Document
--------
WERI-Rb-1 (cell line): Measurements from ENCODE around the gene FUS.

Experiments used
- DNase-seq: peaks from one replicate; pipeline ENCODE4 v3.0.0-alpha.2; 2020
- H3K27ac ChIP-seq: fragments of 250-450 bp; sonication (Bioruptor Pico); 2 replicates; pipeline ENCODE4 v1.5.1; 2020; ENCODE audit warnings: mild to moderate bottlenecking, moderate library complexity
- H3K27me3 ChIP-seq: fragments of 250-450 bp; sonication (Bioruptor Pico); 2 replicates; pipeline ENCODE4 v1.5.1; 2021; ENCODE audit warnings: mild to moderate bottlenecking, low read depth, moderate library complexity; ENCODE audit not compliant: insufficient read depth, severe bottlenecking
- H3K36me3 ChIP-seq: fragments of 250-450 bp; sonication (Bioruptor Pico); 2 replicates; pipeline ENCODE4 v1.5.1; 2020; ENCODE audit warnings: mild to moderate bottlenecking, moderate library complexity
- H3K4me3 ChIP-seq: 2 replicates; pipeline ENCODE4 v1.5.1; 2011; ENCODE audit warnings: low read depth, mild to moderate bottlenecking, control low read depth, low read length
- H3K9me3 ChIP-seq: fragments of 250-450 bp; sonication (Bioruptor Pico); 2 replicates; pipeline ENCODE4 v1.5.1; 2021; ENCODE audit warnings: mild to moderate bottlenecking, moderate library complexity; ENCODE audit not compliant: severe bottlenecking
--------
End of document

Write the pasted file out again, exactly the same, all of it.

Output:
WERI-Rb-1 (cell line): Measurements from ENCODE around the gene FUS.

Experiments used
- DNase-seq: peaks from one replicate; pipeline ENCODE4 v3.0.0-alpha.2; 2020
- H3K27ac ChIP-seq: fragments of 250-450 bp; sonication (Bioruptor Pico); 2 replicates; pipeline ENCODE4 v1.5.1; 2020; ENCODE audit warnings: mild to moderate bottlenecking, moderate library complexity
- H3K27me3 ChIP-seq: fragments of 250-450 bp; sonication (Bioruptor Pico); 2 replicates; pipeline ENCODE4 v1.5.1; 2021; ENCODE audit warnings: mild to moderate bottlenecking, low read depth, moderate library complexity; ENCODE audit not compliant: insufficient read depth, severe bottlenecking
- H3K36me3 ChIP-seq: fragments of 250-450 bp; sonication (Bioruptor Pico); 2 replicates; pipeline ENCODE4 v1.5.1; 2020; ENCODE audit warnings: mild to moderate bottlenecking, moderate library complexity
- H3K4me3 ChIP-seq: 2 replicates; pipeline ENCODE4 v1.5.1; 2011; ENCODE audit warnings: low read depth, mild to moderate bottlenecking, control low read depth, low read length
- H3K9me3 ChIP-seq: fragments of 250-450 bp; sonication (Bioruptor Pico); 2 replicates; pipeline ENCODE4 v1.5.1; 2021; ENCODE audit warnings: mild to moderate bottlenecking, moderate library complexity; ENCODE audit not compliant: severe bottlenecking